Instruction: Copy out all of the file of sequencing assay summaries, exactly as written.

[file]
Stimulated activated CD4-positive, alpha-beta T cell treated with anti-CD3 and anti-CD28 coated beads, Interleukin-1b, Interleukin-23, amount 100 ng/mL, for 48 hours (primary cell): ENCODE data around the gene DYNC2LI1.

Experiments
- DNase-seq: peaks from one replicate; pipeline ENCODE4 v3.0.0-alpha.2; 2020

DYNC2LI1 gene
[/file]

Stimulated activated CD4-positive, alpha-beta T cell treated with anti-CD3 and anti-CD28 coated beads, Interleukin-1b, Interleukin-23, amount 100 ng/mL, for 48 hours (primary cell): ENCODE data around the gene DYNC2LI1.

Experiments
- DNase-seq: peaks from one replicate; pipeline ENCODE4 v3.0.0-alpha.2; 2020

DYNC2LI1 gene